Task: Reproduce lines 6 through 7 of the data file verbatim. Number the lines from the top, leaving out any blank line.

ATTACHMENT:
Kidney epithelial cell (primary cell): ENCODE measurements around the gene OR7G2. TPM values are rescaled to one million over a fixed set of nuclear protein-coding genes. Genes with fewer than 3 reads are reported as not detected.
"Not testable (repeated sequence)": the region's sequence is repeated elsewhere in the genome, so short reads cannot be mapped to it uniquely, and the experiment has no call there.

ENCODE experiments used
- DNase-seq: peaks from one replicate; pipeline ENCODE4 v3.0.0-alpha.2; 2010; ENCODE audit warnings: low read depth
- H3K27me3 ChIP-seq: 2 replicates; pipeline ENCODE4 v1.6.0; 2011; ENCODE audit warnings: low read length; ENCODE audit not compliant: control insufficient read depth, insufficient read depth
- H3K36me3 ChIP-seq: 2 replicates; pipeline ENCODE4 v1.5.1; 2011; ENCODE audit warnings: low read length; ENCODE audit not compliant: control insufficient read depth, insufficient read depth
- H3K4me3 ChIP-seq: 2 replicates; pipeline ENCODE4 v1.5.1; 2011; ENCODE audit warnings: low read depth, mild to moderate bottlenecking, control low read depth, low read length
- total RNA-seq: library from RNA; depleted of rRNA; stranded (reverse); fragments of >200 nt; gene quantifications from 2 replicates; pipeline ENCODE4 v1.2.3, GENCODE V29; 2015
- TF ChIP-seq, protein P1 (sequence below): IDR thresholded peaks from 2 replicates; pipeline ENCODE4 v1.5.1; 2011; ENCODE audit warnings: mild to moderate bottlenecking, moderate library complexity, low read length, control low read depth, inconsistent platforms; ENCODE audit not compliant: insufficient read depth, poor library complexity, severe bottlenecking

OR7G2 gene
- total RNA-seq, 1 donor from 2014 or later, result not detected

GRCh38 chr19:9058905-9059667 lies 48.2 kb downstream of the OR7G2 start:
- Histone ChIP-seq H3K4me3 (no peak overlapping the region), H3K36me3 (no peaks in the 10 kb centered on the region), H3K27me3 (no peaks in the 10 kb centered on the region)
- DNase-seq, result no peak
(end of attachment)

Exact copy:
- H3K36me3 ChIP-seq: 2 replicates; pipeline ENCODE4 v1.5.1; 2011; ENCODE audit warnings: low read length; ENCODE audit not compliant: control insufficient read depth, insufficient read depth
- H3K4me3 ChIP-seq: 2 replicates; pipeline ENCODE4 v1.5.1; 2011; ENCODE audit warnings: low read depth, mild to moderate bottlenecking, control low read depth, low read length